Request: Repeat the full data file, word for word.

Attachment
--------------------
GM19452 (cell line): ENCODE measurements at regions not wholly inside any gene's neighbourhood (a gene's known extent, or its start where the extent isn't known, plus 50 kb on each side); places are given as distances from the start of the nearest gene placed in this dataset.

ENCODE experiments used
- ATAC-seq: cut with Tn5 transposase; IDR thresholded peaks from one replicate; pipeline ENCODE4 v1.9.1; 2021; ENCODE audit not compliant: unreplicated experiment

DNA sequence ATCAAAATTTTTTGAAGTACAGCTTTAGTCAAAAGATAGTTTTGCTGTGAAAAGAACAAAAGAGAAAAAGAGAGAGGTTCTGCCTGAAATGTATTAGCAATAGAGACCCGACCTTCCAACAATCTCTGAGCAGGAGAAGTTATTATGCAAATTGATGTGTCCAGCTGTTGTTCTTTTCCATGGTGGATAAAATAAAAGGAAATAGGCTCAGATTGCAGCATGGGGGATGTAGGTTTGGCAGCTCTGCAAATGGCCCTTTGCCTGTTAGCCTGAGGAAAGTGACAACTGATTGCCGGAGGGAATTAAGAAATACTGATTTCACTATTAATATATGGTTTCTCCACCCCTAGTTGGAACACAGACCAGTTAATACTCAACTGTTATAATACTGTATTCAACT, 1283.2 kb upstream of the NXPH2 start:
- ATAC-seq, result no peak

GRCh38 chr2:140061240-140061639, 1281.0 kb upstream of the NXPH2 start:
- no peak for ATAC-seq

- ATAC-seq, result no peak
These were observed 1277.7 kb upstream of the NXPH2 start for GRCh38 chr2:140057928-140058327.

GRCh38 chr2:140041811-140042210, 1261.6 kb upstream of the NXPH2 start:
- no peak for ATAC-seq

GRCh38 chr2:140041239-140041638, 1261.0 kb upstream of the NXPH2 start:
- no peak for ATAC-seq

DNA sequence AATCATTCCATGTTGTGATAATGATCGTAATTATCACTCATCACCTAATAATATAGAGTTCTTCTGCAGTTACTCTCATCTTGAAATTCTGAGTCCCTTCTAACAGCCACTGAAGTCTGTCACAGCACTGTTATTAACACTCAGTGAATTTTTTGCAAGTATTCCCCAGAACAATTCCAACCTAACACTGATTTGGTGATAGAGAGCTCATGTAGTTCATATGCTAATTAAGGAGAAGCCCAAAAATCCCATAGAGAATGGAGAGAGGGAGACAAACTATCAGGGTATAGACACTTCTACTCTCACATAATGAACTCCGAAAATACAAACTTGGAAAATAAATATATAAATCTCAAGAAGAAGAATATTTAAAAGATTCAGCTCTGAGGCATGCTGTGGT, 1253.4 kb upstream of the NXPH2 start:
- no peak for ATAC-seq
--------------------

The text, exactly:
GM19452 (cell line): ENCODE measurements at regions not wholly inside any gene's neighbourhood (a gene's known extent, or its start where the extent isn't known, plus 50 kb on each side); places are given as distances from the start of the nearest gene placed in this dataset.

ENCODE experiments used
- ATAC-seq: cut with Tn5 transposase; IDR thresholded peaks from one replicate; pipeline ENCODE4 v1.9.1; 2021; ENCODE audit not compliant: unreplicated experiment

DNA sequence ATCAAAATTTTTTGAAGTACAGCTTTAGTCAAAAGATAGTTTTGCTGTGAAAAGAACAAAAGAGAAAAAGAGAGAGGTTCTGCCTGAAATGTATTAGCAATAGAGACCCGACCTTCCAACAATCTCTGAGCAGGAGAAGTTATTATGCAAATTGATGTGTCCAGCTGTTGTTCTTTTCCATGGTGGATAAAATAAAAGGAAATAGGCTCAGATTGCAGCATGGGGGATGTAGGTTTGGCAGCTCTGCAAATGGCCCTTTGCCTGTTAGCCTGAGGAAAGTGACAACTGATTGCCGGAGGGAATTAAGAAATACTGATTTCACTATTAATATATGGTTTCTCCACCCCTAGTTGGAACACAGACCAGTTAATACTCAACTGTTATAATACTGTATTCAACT, 1283.2 kb upstream of the NXPH2 start:
- ATAC-seq, result no peak

GRCh38 chr2:140061240-140061639, 1281.0 kb upstream of the NXPH2 start:
- no peak for ATAC-seq

- ATAC-seq, result no peak
These were observed 1277.7 kb upstream of the NXPH2 start for GRCh38 chr2:140057928-140058327.

GRCh38 chr2:140041811-140042210, 1261.6 kb upstream of the NXPH2 start:
- no peak for ATAC-seq

GRCh38 chr2:140041239-140041638, 1261.0 kb upstream of the NXPH2 start:
- no peak for ATAC-seq

DNA sequence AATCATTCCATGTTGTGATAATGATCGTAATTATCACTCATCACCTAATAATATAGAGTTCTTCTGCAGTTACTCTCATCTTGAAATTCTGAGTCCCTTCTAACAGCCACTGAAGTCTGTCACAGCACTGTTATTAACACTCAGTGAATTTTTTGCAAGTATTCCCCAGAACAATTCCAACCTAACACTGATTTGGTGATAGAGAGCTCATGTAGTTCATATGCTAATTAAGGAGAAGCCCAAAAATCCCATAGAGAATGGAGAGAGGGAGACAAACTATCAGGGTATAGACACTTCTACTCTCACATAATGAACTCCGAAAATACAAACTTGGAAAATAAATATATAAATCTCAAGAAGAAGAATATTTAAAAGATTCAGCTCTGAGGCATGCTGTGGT, 1253.4 kb upstream of the NXPH2 start:
- no peak for ATAC-seq